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Publication numberUS3567245 A
Publication typeGrant
Publication dateMar 2, 1971
Filing dateMay 17, 1968
Priority dateMay 17, 1968
Also published asDE1925131A1
Publication numberUS 3567245 A, US 3567245A, US-A-3567245, US3567245 A, US3567245A
InventorsEkstrom George A
Original AssigneeEaton Yale & Towne
Export CitationBiBTeX, EndNote, RefMan
External Links: USPTO, USPTO Assignment, Espacenet
Vehicle safety apparatus
US 3567245 A
Abstract  available in
Images(3)
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Claims  available in
Description  (OCR text may contain errors)

March 2, 1971 e. A. EKSTROM VEHICLE SAFETY APPARATUS 3 Sheets-Sheet 1 Filed May 17, 1968 GEORGE A. EKSTEOM BY H W QM A TTORN Y5 FIG .3

March 2 1971 s. A. EKSTROM 3,567,245

VEHICLE SAFETY APPARATUS Filed May 17, 1968 5 Sheets-Sheet 2 v INVENTOR. GEORGE A. EKST/POM ATRQRNEYS March 2, 1971 v G. A. EKSTROM 3,557,245

- VEHICLE SAFETY APPARATUS Filed May 17, 1968 3 SheetsSheet s iii-2 i I FIG .8 Mi

INVENTOR. GEORGE A. E/(JTROM A TTORNEYS "United States Patent 3,567,245 VEHICLE SAFETY APPARATUS George A. Ekstrom, Southfield, Mich, assignor to Eaton Yale & Towne Inc., Cleveland, Ohio Filed May 17, 1968, Ser. No. 730,024 Int. Cl. B60r 21/08 US. Cl. 280150 21 Claims ABSTRACT OF THE DISCLOSURE A vehicle safety apparatus protects an occupant of a vehicle during a collision. The safety apparatus includes a confinement which is inflated by the flow from a fluid reservoir and, when inflated, restrains movement of an occupant of the vehicle during the collision. The reservoir includes an opening therein and a plug member is located in the opening. The plug member has a fluid passageway extending therethrough and means for blocking the flow of fluid from the reservoir through the fluid passageway. An explosive is located in the fluid passageway and on detonation provides for flow of fluid through the fluid passageway from the reservoir to the confinement.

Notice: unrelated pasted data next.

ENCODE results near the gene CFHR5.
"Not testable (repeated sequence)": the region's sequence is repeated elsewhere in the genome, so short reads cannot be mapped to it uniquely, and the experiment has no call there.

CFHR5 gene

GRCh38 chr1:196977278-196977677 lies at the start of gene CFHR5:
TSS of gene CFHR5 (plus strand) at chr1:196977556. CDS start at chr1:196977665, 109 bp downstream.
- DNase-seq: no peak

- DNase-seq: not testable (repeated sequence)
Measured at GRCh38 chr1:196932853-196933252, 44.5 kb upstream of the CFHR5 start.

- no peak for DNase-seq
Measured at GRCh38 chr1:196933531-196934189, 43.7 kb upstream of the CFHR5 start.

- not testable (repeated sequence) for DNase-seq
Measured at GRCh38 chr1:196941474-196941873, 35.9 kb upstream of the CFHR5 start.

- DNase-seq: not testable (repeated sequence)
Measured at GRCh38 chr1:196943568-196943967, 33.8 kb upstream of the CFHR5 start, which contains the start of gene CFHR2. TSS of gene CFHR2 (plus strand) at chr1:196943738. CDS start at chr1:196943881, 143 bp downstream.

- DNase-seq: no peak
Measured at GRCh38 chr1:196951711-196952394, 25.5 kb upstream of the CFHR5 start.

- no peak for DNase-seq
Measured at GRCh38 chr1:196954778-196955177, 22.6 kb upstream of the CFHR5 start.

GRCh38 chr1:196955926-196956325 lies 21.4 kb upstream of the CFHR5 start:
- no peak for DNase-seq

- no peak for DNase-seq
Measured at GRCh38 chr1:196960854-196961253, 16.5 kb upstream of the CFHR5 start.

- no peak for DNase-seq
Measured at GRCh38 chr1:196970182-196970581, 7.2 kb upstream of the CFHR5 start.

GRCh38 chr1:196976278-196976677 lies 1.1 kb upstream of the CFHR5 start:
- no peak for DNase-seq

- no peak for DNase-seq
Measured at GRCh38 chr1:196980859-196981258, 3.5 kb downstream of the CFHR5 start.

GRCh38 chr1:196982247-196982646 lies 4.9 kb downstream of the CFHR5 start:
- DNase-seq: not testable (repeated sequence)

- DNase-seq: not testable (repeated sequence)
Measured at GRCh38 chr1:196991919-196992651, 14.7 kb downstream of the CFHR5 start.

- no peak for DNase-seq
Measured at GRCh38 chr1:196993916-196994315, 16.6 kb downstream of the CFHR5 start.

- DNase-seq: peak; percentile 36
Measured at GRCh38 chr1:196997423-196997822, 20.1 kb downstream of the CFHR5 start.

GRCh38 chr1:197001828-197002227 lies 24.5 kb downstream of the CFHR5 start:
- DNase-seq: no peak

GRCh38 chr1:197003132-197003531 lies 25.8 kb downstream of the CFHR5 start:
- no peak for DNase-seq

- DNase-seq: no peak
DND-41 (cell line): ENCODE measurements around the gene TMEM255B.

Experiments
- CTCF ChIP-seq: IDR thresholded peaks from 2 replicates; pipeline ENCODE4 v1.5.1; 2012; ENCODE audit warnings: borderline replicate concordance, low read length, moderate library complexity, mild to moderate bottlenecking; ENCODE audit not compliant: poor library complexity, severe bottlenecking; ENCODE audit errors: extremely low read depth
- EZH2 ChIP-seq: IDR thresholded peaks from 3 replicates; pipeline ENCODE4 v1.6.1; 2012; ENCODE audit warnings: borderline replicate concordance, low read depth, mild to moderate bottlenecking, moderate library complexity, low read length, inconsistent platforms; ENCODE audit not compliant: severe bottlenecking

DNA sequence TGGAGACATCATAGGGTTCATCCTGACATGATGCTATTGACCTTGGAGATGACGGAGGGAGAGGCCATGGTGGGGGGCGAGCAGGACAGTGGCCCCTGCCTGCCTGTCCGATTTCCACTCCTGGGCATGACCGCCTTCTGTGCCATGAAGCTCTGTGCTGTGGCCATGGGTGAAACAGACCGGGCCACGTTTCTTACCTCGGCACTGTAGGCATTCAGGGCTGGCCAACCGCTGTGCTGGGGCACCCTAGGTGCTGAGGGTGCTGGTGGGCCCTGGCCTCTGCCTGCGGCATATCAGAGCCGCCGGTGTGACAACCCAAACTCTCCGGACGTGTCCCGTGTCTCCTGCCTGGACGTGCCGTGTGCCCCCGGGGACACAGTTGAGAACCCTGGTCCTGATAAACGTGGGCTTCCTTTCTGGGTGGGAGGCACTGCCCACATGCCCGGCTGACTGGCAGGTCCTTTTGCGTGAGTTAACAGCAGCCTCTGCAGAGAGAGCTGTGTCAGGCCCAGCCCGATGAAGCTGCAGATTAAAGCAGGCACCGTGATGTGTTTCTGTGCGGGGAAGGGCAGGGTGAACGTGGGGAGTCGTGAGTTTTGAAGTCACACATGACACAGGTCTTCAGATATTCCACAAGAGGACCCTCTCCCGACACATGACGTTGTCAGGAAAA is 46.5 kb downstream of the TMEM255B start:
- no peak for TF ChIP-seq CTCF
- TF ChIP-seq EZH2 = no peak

The present invention relates to a safety apparatus for protecting an occupant of a vehicle during a collision, and particularly relates to a safety apparatus which includes a confinement having a collapsed inoperative condition and an expanded operative condition and which, when in its expanded operative condition, is effective to restrain movement of an occupant of a vehicle during a collision.

A known vehicle safety apparatus includes a confinement having a collapsed inoperative condition and an expanded operative condition. The known safety apparatus includes a fluid reservoir for containing a fluid supply which is released for flow to the confinement to effect expansion of the confinement in response to a sensing of a collision condition. Various attempts have been made in order to simplify the structure for releasing the fluid from the fluid reservoir. However, no structure has previously been developed which is completely satisfactory. The development of a structure for releasing the fluid pressure in the reservoir has included the use of explosive material. However, in the use of the explosive, the noise created by detonation of the explosive, the movement of shrapnel at high speeds into the confinement, and the cost of the explosive have created problems.